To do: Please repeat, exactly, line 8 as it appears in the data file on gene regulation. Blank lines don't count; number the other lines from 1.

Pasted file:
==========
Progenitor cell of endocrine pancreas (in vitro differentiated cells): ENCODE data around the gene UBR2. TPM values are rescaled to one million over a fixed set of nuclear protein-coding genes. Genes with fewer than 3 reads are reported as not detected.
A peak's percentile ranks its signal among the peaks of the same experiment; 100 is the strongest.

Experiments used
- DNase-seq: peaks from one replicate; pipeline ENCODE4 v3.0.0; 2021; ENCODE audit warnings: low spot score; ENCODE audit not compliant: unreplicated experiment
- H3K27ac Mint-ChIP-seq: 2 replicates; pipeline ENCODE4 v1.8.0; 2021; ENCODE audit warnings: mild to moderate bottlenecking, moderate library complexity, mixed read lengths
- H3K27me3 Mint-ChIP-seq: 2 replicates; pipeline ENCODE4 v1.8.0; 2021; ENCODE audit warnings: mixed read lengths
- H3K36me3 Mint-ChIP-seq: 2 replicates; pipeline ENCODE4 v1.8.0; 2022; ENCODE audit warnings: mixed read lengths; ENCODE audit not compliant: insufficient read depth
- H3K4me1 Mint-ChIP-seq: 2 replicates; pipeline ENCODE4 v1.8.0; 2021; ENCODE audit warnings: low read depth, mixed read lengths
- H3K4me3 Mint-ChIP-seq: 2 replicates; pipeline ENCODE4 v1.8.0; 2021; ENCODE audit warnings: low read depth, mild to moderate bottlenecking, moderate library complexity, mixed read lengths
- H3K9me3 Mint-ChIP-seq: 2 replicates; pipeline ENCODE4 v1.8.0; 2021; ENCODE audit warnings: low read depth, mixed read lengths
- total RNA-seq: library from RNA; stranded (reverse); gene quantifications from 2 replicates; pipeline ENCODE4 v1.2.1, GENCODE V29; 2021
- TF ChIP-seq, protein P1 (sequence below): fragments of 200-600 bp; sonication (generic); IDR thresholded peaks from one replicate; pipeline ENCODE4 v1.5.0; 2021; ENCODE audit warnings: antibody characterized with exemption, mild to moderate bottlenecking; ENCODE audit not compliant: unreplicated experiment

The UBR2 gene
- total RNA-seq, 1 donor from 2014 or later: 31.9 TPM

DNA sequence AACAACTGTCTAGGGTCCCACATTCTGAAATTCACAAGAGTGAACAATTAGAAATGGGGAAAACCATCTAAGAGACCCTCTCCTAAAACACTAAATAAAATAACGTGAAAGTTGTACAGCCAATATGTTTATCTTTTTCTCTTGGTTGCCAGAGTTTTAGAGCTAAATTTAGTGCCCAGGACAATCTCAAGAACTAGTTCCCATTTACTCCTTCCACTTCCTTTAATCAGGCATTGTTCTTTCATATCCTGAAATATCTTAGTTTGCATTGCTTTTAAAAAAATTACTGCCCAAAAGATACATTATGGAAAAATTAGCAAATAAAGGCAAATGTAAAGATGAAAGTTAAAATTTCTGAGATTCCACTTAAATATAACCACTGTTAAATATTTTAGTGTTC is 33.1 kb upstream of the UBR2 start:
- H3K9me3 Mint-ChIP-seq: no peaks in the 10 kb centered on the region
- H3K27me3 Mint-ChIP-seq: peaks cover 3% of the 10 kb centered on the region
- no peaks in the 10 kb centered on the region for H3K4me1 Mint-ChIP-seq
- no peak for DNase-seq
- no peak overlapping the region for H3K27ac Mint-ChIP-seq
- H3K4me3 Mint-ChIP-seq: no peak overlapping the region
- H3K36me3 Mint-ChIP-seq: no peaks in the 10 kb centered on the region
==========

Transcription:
- H3K4me1 Mint-ChIP-seq: 2 replicates; pipeline ENCODE4 v1.8.0; 2021; ENCODE audit warnings: low read depth, mixed read lengths